What, no nightmares?
Pakistan found much reason to rejoice in 2011. There was success on the field, a welcome change of guard at the PCB, and the criminal conviction of corrupt players. Judged on performance, they are hardly recognisable as the same team that had been muddling through for the last few years.
In Test cricket, Pakistan won series against New Zealand, Sri Lanka, Zimbabwe and Bangladesh. Their only defeat came in a match against West Indies, and that too was in a drawn series. In ODIs, Pakistan won 24 of their 32 matches, a new national record that incorporates seven series wins and a courageous semi-final showing in the 2011 World Cup. In T20 matches, Pakistan won four out of five, the only defeat coming against West Indies in April. In all three formats, Pakistan went through the year with a win-loss ratio at or near the top in world cricket.
Granted they did not play the toughest of opponents, but their ranking still improved, from sixth to fifth in both Tests and ODIs, and from seventh to sixth in T20s. Towards the end of the year, several Pakistani names were spotted among the top tens: Younis Khan in Test batting; Umar Akmal in ODI batting; Saeed Ajmal in Test, ODI, and T20 bowling; Mohammad Hafeez in ODI bowling and ODI and T20 all-round performance; and Shahid Afridi in bowling and all-round performance in both ODIs and T20s. Compared with last year, the turnaround is dramatic, and surely cause for celebration no matter what.
New kid on the block
The most notable debutant this year was Junaid Khan. Although newcomer and fellow seamer Aizaz Cheema ended the year with more wickets, Junaid missed the Bangladesh series with a muscle tear and his tally must be judged accordingly. He was most impressive during the Test series against Sri Lanka, picking up 12 wickets from three matches, including a five-for, and dismissing the best Sri Lankan batsmen at key moments. Junaid possesses seam movement, lively pace, the skill to reverse, and the left-armer's ability to angle the ball across. He has the potential to fill the spot vacated by Mohammad Amir.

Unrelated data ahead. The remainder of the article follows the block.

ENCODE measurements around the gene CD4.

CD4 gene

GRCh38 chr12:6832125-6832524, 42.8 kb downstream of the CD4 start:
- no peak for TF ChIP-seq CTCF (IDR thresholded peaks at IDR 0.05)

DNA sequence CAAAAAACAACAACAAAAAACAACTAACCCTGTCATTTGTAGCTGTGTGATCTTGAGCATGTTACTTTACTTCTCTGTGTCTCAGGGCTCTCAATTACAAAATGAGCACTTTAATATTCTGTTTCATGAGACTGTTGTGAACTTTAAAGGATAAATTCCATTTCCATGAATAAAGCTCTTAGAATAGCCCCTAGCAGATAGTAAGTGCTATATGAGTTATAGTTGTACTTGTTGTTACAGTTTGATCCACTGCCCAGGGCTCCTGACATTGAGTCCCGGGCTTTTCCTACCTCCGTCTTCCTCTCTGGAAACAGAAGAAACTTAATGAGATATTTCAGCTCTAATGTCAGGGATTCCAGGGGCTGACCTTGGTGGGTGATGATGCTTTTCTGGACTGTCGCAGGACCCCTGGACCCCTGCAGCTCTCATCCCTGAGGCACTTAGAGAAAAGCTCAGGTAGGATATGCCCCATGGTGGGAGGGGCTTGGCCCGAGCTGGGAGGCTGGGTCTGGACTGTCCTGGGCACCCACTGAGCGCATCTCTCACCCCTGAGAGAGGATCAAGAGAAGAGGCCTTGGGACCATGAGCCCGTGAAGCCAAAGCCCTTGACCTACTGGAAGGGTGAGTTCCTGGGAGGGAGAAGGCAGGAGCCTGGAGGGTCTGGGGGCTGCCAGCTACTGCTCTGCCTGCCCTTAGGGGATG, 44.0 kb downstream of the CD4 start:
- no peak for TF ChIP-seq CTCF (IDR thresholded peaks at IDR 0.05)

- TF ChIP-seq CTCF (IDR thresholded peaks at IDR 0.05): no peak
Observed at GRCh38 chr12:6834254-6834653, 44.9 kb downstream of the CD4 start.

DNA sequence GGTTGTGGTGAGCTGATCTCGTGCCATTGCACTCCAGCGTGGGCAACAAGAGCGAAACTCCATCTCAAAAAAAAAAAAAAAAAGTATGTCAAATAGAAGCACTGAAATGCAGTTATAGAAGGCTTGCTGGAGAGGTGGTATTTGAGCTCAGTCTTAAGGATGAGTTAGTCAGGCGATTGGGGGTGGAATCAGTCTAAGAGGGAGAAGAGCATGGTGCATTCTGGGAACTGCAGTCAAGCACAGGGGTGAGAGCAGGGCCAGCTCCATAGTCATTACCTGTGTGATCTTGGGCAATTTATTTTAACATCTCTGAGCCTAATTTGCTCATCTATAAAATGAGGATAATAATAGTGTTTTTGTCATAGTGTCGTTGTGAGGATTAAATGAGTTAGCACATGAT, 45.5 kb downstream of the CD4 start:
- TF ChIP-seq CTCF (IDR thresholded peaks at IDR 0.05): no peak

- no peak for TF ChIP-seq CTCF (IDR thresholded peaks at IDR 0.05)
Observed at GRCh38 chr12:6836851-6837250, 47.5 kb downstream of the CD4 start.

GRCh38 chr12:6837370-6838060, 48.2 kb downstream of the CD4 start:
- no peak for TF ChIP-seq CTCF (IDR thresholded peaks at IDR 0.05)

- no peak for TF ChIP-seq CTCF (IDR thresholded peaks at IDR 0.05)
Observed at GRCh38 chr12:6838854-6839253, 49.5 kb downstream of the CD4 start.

Although Hafeez isn't exactly a new kid on the block, he is living a recently acquired second life in Pakistan cricket, which effectively makes him so. His tally of ten international match awards in 2011 is the team's best (Afridi is next with five, followed by Umar Akmal with four and Misbah with three). Re-entering the side after a nearly three-year gap at the 2010 World Twenty20, Hafeez has become one of its pillars, as valuable to his team as Shane Watson is to Australia.
The series against Sri Lanka was approached with trepidation, but it ended up being the most remarkable success of the year. Most of the traditional departments came good as Pakistan knocked over an opponent placed above them in the ICC rankings. Fielding was the only real letdown; had some critical catches been held in the opening match in Abu Dhabi, the margin of victory in the Tests could easily have been 2-0 instead of 1-0.
Another high point - no less enjoyable and possibly of greater significance - came off the field, when Ijaz Butt's damaging tenure as PCB chief finally came to an end. His replacement, Zaka Ashraf, has so far displayed a settled and professional approach, outlining a set of key strategic objectives, showing willingness to back his players and reward performance, and appearing keen to heed the advice of noted ex-cricketers. Compared with the ruinous Butt, he seems a godsend.